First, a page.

This post originally appeared on Stephen Goldsmith's Better Faster Cheaper blog on Governing.com.
One of the foundational dilemmas of developing and managing an urban bus network is the tradeoff between service coverage and frequency. Holding the number of buses constant, prioritizing geographic coverage means those buses can make fewer trips. However, neighborhoods don't like to see their stops removed, so cities are often stuck with infrequent service and underutilized capacity.
Do transit officials consolidate their services to reach the largest number with the fastest possible rides, or do they maintain service delivery across as large an area as possible, even if that means uncertain wait periods for riders?
We recently spoke to Mike Terry, president and CEO of the Indianapolis Public Transportation Corp. (known familiarly as IndyGo), about this question. He outlined both the major overhauls and the small tweaks that he believes will drastically improve commutes for the city's residents.
In Indianapolis, as is the case for so many other cities, the connections between jobs, housing and other amenities have all changed drastically over the years as neighborhoods and transportation options have evolved. "A developer might build a million-square-foot employment center with a good deal on rent, but oftentimes it will be located in a place that's inaccessible by transit," said Terry. "That puts a lot of pressure on the system."
As part of his agency's five-year plan, Terry and his colleagues at IndyGo envision a grid-based system that connects a series of frequent service lines. Working with transportation consultant Jarrett Walker, they sought to realign the system to prioritize dense, walkable areas, which is good news for economically disadvantaged communities.
The planning process turned out to be educational for community members. At one point Terry, Walker and others sat a group of them around a map with pipe cleaners that represented potential transit lines. Different colors stood for different levels of service. Financial constraints meant, of course, that not every line could be high-frequency. "People realized that they didn't have enough money to do everything they wanted," said Terry.
Ultimately, IndyGo decided to build a strong core system and utilize new transportation modes (rideshares and bikeshares, mainly) to serve residents beyond a comfortable walking distance from transit. It's a compromise, but one that has become much easier to make as residents become more accustomed to using new shared transportation services and local governments work more closely with those services' providers.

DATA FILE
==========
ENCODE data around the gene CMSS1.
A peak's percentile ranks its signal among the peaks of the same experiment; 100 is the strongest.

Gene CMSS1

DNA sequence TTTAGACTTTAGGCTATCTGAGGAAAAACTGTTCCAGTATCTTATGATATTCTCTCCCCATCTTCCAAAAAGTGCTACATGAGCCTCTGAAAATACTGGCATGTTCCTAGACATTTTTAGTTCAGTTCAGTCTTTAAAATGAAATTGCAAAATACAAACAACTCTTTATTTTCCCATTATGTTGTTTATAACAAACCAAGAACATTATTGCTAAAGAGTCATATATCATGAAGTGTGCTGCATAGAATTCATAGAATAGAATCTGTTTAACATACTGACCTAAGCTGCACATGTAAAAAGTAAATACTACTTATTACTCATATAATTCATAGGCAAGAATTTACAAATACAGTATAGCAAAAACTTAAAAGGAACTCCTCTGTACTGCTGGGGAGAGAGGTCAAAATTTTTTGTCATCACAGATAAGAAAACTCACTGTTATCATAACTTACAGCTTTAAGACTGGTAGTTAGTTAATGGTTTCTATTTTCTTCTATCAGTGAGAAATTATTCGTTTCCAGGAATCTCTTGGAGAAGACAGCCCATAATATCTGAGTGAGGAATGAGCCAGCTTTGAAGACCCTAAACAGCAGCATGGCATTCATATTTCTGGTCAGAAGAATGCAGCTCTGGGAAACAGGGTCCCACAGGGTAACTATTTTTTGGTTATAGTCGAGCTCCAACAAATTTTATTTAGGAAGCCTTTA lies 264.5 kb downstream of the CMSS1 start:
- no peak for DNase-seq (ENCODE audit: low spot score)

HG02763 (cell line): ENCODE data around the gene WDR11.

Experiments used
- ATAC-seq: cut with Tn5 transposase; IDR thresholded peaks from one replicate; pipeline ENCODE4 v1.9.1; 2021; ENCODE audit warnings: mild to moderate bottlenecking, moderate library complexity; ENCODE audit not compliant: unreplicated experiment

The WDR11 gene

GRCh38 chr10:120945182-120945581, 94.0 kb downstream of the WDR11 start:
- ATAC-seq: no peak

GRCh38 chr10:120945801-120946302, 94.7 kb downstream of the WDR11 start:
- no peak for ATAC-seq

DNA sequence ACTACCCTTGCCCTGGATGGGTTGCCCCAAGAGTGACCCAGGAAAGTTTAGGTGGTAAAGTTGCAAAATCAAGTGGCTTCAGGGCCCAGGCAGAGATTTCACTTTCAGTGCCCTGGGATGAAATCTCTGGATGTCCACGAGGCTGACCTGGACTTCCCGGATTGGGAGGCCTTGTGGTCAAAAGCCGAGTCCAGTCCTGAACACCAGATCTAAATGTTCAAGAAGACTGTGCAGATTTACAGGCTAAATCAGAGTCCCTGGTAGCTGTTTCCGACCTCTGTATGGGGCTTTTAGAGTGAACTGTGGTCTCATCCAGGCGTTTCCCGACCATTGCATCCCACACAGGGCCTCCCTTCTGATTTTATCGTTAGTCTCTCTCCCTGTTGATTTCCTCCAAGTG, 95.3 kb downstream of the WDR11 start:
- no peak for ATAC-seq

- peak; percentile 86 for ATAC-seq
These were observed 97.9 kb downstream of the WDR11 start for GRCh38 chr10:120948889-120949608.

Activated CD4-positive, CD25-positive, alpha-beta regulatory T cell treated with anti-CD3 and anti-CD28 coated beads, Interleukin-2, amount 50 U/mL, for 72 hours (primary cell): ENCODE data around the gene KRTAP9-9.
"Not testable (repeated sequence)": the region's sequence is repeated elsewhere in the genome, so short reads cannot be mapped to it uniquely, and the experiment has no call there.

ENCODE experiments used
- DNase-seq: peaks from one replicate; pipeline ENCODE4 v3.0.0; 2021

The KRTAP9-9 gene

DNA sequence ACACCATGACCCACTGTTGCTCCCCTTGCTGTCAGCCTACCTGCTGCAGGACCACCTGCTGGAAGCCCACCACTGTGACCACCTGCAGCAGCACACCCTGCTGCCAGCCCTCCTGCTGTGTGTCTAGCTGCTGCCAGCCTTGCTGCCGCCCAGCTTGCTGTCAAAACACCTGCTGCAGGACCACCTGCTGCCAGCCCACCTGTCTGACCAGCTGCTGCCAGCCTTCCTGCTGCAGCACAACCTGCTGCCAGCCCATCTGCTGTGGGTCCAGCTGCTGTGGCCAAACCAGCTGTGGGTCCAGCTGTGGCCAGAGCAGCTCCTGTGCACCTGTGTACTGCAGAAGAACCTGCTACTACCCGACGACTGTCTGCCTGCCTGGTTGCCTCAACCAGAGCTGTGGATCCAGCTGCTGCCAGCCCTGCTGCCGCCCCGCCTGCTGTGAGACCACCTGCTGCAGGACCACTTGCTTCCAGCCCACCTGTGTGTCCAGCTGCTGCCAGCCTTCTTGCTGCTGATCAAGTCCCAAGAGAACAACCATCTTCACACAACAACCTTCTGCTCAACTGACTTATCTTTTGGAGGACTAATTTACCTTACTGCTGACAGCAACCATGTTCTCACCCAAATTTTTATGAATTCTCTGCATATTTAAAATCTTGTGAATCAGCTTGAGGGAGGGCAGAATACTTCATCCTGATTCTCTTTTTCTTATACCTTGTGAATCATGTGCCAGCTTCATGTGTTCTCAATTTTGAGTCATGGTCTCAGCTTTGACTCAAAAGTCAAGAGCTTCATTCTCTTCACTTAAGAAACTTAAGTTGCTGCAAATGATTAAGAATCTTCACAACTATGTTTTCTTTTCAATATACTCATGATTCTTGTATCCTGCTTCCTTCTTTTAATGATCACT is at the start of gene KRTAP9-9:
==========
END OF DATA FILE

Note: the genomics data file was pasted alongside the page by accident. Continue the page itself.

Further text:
The spine of the improved Indianapolis transit system will consist of three bus rapid transit routes. Passengers traveling along these corridors will enjoy dedicated lanes as well as traffic-signal priority, meaning that buses should experience a "green wave" along their routes as they skim past intersections. If all goes according to plan, riders will no longer be caught in the lamentable position of catching a bus as soon as they step up to the curb, only to find themselves waiting for a half-hour at their next transfer point.
Consolidating the city's transit corridors also has given IndyGo room to expand the hours of service that the new bus lines will run. Shift workers commuting in the middle of the night won't be as reliant on car ownership, carpooling or the help of a loved one to drop them off and pick them up.
Small design changes, such as locating bike racks inside of buses, will allow multimodal commuters to quickly and comfortably get where they are going. Level boarding at station platforms will further reduce time intensive loading periods.
There is another area for efficiency gains in the boarding process. The rapid transit line will offer riders the ability to pay their fares prior to boarding so that they can get past the loading door and into seats as quickly as possible. Terry also noted that IndyGo wants to develop an account-based system "where a person has a card that can be loaded by an individual at a kiosk, or even by an outside funder such as a college or an employer." Such a system could also enable government benefits to more easily be applied to bus trips, opening up the possibility for increased subsidies to economically disadvantaged commuters.
Changing land uses and transportation options should be seen as an opportunity for cities, not a threat. Perhaps the most prescient component of Indianapolis's new system is its flexibility. A strong transit spine going through a dense downtown will be a necessary feature of urban transportation for a long time to come, but we're seeing a number of new ways evolving for remoter residents to get to those spines. More innovations are to come, and more changes are on their way for how residents get around their cities.